Screen Time

Supporting young people with having a healthy balance.

Screen time is the amount of time we spend on devices with screens, like phones, tablets or laptops. Sometimes, there can be concerns that young people are spending too long on their devices, and about the effect that screen time can have on health and wellbeing.

Best practices for parents and carers

Think about quality over quantity

Research has found that there is no perfect amount of screen time. The right amount of screen time will be different for everyone, and will depend on your family’s lifestyle. Instead, it is useful to think about screen time in terms of quality over quantity. Children might be enjoying a wide range of activities on their devices, like homework, online games, or socialising with friends. These positive uses of technology can really support young people’s wellbeing. However, screen time should not replace sleeping, eating, exercise, or get in the way of hobbies that children already enjoy, and it’s important for parents and carers to put practices in place to prevent this from happening, whether that’s utilising screen time apps or updating screen time settings, found within platforms.

Talk about warning signs

There are lots of ways to tell if you have been looking at a screen for too long. It could be sore eyes, a headache, feeling sleepy or restless, or needing to stretch. These signs will be different for everyone, and it is good to talk to your children about these signs, to help them to recognise their own warning signs. Allowing them to recognize these signs can help your children to start managing their screen time habits, themselves

Create, review and adapt expectations

Create expectations around screen time and use of technology together. Discuss how long you each think you should be spending on your devices, what limits you can put in place, and how you can help each other stick to those limits. You could use Childnet’s Family Agreement to talk about and set expectations. Once you have decided on what expectations and limits work for your family, set a date to review and adapt them as your children get older.

Explore and use wellbeing settings

Lots of apps and devices now have wellbeing settings to support children and young people with having a healthy balance of time online and offline. This could be screen time limits, the need for passcodes, ‘family pairing’ features ‘do not disturb’ functions, or disabling autoplay on apps like YouTube and Netflix.

Best practices for schools
and professionals

Start with the positives 

Students are less likely to engage with a lecture about what is and isn’t an acceptable amount of time to spend online, particularly as there is no evidence that supports a perfect amount of screen time. Instead, start by talking to your learners about what they enjoy doing online, and what positive experiences they have had. This could include the kinds of videos they watch, the apps that they use the most and the different people they communicate with. Allow them to share the positive parts of their time on their devices, and use this as a platform to talk about screen time.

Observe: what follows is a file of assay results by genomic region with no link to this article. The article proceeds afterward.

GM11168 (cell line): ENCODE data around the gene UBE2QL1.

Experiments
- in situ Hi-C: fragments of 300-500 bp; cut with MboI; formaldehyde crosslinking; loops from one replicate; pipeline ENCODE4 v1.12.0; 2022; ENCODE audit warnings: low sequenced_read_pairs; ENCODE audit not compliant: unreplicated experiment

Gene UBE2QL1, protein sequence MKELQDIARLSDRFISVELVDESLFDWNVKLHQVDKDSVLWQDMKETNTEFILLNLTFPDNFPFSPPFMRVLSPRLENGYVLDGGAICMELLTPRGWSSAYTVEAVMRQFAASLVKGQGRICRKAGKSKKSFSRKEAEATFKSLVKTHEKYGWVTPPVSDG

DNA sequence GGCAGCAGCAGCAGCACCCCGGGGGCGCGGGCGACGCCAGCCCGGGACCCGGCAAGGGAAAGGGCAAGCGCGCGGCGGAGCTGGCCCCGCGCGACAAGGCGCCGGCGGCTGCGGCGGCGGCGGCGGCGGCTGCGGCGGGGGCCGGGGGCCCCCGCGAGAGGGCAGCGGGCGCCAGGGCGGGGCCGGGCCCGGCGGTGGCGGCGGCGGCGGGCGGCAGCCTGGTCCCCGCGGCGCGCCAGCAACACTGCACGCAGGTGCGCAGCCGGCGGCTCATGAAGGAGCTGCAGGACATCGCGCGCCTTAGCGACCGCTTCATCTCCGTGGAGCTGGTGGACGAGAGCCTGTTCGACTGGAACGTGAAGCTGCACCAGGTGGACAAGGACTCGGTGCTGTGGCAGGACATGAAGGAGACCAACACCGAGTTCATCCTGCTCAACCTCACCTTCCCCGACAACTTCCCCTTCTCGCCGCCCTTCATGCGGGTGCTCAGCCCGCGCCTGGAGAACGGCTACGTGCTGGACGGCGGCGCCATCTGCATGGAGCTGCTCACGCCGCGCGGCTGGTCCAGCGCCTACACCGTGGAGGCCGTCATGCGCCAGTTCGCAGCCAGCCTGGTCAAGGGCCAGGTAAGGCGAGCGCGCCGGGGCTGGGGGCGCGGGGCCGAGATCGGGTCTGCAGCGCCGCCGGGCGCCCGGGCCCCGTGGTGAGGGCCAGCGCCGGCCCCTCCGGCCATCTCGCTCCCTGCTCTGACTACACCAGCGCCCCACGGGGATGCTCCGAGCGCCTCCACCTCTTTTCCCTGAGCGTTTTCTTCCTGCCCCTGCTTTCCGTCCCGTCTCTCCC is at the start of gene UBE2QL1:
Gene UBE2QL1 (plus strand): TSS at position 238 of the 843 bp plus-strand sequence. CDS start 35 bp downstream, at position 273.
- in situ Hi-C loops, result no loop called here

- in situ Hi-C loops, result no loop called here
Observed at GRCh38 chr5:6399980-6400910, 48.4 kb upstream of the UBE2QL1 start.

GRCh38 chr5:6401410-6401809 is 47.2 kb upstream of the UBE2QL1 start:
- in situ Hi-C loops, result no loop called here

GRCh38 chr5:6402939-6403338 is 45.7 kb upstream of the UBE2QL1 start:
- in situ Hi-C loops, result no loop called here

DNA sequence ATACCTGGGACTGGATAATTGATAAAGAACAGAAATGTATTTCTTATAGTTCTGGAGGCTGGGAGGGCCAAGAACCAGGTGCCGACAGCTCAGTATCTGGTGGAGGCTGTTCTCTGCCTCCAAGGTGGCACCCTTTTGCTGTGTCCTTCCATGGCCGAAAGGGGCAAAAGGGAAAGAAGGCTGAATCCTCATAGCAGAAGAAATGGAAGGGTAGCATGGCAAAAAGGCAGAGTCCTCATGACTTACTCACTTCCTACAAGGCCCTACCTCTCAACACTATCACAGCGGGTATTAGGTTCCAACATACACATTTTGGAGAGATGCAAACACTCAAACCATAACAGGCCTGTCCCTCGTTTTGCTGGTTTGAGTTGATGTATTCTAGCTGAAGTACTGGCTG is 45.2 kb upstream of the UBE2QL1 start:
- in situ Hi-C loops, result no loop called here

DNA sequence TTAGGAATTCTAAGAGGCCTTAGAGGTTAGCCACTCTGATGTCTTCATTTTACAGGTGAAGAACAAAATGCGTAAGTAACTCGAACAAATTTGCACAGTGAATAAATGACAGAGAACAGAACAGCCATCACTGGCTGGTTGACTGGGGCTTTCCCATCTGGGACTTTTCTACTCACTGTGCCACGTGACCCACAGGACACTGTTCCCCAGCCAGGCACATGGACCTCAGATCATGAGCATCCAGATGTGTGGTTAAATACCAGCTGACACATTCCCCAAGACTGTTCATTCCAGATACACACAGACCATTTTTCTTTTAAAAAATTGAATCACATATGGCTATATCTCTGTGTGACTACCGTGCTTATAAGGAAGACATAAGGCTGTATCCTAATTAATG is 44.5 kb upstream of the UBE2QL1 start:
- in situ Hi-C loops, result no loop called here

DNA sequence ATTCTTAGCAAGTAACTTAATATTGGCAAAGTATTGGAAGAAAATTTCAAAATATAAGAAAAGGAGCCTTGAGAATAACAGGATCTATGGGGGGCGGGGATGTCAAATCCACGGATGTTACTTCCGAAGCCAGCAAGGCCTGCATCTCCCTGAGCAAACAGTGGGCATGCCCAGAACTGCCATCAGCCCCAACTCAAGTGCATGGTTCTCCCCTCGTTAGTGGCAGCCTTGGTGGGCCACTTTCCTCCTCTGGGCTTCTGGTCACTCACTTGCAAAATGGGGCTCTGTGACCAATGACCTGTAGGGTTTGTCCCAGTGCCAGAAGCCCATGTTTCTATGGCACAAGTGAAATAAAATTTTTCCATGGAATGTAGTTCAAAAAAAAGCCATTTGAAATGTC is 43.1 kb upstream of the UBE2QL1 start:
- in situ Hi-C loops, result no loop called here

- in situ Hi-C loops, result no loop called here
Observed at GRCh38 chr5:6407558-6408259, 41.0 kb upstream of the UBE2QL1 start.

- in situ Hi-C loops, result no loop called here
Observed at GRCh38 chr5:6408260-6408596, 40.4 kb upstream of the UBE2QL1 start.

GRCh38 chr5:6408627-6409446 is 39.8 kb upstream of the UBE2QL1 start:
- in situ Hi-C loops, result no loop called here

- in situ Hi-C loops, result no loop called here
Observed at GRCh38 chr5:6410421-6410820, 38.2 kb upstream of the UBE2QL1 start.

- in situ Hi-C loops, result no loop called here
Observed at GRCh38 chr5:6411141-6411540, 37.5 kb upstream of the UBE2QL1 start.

Hold open discussions about screen time

Use times like PSHE lessons, form time or registration to hold discussions about screen time and a healthy balance with technology,  your learners. Talk to them about the different signs they might use to recognise when they have been on a device for too long. Those could be physical signs like headaches, feeling tired or having sore eyes, or external signs like the device’s battery running low, screen time reminders popping up, or even the device beginning to overheat. Once you have discussed and reflected on these signs, you can begin talking about how students can maintain a healthy balance on and offline. Resources and curriculum material from ProjectEVOLVE will help you to open discussions around screen time and overall digital wellbeing.

Explain the research

Working with parents and carers is an important task for any educator or professional who works with young people. It can sometimes be difficult to negotiate challenging topics like screen time with parents and carers in a supportive and constructive way, especially when there are no perfect answers. That’s why it can be useful to talk about what experts tell us about screen time. This means thinking about screen time in terms of ‘quality over quantity’, and making sure that screen time doesn’t replace sleep, exercise, or family and social time.  

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